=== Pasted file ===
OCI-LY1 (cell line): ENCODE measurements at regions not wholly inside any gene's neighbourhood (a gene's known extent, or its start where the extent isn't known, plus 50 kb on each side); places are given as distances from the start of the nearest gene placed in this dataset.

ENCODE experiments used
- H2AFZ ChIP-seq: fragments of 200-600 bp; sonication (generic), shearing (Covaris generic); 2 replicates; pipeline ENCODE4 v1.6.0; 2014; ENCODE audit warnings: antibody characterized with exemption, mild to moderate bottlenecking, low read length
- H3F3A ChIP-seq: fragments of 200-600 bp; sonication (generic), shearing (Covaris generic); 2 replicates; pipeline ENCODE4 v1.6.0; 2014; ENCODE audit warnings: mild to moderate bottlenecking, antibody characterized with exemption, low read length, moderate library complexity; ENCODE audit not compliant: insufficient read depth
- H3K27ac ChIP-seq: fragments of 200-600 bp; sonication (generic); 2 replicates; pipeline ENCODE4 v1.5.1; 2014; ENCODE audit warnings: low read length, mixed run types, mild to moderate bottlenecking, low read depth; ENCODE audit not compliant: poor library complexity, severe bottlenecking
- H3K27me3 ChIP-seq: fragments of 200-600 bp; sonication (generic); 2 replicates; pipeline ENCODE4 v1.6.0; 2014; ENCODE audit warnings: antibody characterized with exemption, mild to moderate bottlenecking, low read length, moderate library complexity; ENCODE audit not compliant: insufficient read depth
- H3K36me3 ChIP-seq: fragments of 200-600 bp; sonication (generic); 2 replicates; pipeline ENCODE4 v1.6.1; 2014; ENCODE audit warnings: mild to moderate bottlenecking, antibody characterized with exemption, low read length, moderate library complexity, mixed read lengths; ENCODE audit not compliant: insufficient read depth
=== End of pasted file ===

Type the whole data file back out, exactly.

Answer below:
OCI-LY1 (cell line): ENCODE measurements at regions not wholly inside any gene's neighbourhood (a gene's known extent, or its start where the extent isn't known, plus 50 kb on each side); places are given as distances from the start of the nearest gene placed in this dataset.

ENCODE experiments used
- H2AFZ ChIP-seq: fragments of 200-600 bp; sonication (generic), shearing (Covaris generic); 2 replicates; pipeline ENCODE4 v1.6.0; 2014; ENCODE audit warnings: antibody characterized with exemption, mild to moderate bottlenecking, low read length
- H3F3A ChIP-seq: fragments of 200-600 bp; sonication (generic), shearing (Covaris generic); 2 replicates; pipeline ENCODE4 v1.6.0; 2014; ENCODE audit warnings: mild to moderate bottlenecking, antibody characterized with exemption, low read length, moderate library complexity; ENCODE audit not compliant: insufficient read depth
- H3K27ac ChIP-seq: fragments of 200-600 bp; sonication (generic); 2 replicates; pipeline ENCODE4 v1.5.1; 2014; ENCODE audit warnings: low read length, mixed run types, mild to moderate bottlenecking, low read depth; ENCODE audit not compliant: poor library complexity, severe bottlenecking
- H3K27me3 ChIP-seq: fragments of 200-600 bp; sonication (generic); 2 replicates; pipeline ENCODE4 v1.6.0; 2014; ENCODE audit warnings: antibody characterized with exemption, mild to moderate bottlenecking, low read length, moderate library complexity; ENCODE audit not compliant: insufficient read depth
- H3K36me3 ChIP-seq: fragments of 200-600 bp; sonication (generic); 2 replicates; pipeline ENCODE4 v1.6.1; 2014; ENCODE audit warnings: mild to moderate bottlenecking, antibody characterized with exemption, low read length, moderate library complexity, mixed read lengths; ENCODE audit not compliant: insufficient read depth